AphroditeThe goddess Aphrodite represented for the Greeks the sacredness of beauty and sexuality – not the only aspect of the feminine, certainly, but an essential one.

And so, too, for civilization, in the Greek way of thinking about such things. We need ways to honor and to embody Aphrodite energy in our architecture, in the arts, the design of our parks, and in the quality of our relationships too. But where in our culture, are these values still expressed in conscious ways that heal our troubled souls?

I think a case could be made that, in the way our planet is suffering, we can tangibly see how Aphrodite is actually under siege. She is ignored, or more likely, actually debased, and so earth suffers under the weight of Aphrodite’s repression. Beauty is being exchanged for the ambitions of technology as Earth’s resources are extracted (raped?)at a perilous rate. The beautiful life in exchange for humankind’s thirst for profit and material success.

James Hillman addresses this in his book, Anima (1985):

      Modern man has an accumulated debt to Aphrodite on which she is today exacting payments at a furious rate. It is as if she were actually demanding our souls for all the centuries that they were denied to her by Judeo-Christian repression. But we pay her back best in the true coin of Aphrodite. To pay her in the guise of soul-indulgences cheats the real cost. It is more comforting to visit her planetary house in the name of anima development than it is to suffer the venereal evils, entanglements, perversions, revenges, furies, and soporific pleasures for her sake alone. (p. 29)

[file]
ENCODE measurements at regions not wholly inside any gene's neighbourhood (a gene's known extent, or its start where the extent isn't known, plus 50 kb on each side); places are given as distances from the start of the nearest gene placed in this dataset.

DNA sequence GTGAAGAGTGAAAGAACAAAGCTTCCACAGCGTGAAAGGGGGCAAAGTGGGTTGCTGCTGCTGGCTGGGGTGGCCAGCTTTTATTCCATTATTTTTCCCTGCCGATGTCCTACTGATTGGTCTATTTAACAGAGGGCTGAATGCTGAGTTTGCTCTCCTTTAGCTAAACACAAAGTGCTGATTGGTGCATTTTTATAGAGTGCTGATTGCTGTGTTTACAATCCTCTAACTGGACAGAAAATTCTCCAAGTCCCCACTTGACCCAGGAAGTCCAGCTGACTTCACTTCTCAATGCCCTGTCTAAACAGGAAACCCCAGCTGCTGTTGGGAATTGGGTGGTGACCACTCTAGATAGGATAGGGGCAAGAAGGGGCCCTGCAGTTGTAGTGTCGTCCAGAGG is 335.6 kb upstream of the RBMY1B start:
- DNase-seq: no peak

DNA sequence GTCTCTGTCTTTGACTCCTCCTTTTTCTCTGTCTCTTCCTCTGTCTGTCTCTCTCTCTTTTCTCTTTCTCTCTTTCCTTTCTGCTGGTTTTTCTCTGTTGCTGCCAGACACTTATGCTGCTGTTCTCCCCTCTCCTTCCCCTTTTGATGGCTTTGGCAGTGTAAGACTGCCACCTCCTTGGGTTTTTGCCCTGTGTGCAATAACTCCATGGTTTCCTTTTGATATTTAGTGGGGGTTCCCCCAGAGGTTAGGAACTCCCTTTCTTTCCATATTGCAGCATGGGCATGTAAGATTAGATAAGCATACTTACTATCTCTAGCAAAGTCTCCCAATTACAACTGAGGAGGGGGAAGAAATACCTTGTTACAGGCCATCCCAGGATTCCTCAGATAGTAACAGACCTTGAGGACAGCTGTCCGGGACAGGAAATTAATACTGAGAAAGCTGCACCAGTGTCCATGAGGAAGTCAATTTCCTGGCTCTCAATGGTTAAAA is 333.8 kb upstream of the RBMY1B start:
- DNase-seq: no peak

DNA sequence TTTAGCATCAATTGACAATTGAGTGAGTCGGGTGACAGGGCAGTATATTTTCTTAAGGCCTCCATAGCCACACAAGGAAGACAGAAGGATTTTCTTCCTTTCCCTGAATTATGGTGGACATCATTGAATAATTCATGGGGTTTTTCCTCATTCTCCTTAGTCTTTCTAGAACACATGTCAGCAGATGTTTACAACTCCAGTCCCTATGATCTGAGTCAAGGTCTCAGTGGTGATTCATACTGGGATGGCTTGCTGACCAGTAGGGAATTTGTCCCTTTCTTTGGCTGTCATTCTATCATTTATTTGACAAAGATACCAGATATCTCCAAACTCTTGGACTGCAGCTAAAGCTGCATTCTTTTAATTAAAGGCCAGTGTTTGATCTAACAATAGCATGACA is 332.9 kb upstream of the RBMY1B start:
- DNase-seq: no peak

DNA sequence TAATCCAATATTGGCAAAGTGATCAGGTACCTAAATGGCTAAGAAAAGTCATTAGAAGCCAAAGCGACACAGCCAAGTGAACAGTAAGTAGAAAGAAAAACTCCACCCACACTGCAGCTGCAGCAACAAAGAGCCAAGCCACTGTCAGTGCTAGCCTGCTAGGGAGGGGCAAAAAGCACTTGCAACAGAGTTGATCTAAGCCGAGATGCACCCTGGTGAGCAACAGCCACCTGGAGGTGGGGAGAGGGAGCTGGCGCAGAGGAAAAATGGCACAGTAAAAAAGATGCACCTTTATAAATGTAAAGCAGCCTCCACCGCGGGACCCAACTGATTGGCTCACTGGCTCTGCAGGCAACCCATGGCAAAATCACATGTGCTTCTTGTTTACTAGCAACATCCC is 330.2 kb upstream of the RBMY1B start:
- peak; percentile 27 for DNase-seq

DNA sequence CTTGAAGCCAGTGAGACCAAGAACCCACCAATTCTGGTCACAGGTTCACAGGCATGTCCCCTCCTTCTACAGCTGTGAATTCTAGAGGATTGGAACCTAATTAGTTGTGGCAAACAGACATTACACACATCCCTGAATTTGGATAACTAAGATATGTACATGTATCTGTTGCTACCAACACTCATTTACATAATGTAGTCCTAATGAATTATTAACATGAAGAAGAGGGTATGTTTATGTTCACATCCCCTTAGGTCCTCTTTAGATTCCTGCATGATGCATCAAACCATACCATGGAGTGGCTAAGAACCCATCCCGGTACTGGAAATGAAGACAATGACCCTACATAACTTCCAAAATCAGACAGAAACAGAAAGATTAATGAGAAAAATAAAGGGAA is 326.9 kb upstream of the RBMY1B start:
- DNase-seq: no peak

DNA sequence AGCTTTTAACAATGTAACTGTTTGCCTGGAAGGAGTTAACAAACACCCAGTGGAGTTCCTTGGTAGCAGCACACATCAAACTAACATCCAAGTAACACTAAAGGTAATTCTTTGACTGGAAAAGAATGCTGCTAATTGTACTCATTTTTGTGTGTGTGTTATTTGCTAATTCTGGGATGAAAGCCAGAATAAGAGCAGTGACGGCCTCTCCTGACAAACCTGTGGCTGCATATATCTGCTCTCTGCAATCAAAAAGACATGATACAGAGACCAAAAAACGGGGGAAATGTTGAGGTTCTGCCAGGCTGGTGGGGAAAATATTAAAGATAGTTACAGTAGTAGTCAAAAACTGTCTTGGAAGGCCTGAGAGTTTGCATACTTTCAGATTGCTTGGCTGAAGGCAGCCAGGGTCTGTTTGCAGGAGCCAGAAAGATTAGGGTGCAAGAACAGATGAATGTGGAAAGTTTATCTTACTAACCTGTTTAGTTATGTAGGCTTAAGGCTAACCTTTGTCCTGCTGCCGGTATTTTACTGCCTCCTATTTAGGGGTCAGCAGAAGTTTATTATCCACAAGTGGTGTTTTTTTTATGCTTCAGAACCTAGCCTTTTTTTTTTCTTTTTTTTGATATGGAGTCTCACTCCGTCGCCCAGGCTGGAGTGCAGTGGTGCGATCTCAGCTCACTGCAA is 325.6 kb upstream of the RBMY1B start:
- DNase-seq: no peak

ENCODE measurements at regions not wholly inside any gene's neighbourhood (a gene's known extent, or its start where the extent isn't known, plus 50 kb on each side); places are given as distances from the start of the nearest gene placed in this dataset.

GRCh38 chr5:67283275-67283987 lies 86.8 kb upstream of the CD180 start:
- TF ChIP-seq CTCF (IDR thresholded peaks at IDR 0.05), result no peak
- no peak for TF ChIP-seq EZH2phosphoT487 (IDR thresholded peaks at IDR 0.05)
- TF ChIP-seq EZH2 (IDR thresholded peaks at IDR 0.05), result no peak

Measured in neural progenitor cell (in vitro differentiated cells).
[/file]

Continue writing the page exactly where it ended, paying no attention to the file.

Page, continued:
Heavy duty stuff! Here’s the take-away for me though…

What if it is true that Aphrodite is actually in a state of revenge? Not debased to the point of inaction, but to the point of full-on counter-attack? We might see her revenge in the multiplication of porn-sites on the internet, making a semblance of Aphrodite easily accessible, but doing so in dark, illicit, and destructive ways. Aphrodite appearing now in divorce court in the form of “Exhibit A: The Facebook Account!” The spirit of Aphrodite acted-out in our addictions to all sorts of substances and things. Our culture values work for work’s sake, for ambition, for financial and material gain — but where has beauty and soul-filling sexuality gone?

Well, of course beauty never goes away. Beauty is eternal or archetypal if you will. It is spirit as well as body. But when Beauty’s value is shoved to the side in favor of overpowering the spiritual needs of the body, Beauty exacts a price in her own ways.

Christianity has to assume some of the blame here, as Hillman states: for centuries of treating the body as if the body itself is sinful, something to be ashamed of; and thus sex, too, got a bad rap for a long, long time – until Freud and Jung and Horney and others invited Aphrodite back into the consulting room and back into open-eyed culture, making what had become unconscious conscious once again.

We need Aphrodite. Not for her surface beauty alone, but for her substance. The beautiful life is a life worth living and tending. We honor Aphrodite when we visit museums and gardens or when we care for the textures and colors and shapes in our homes, in the clothes we wear and the foods we consume — good, healthy, delicious, sensual foods that is. We honor Aphrodite in marriage and in intimate relationships when sex is cherished. And as John Gottman (The Seven Principles of Making Marriage Work) says, everything in marriage is sex — not just physical intimacy, but also the intimacy involved in sharing housework, in how we handle differences, and nurturing trust and friendship.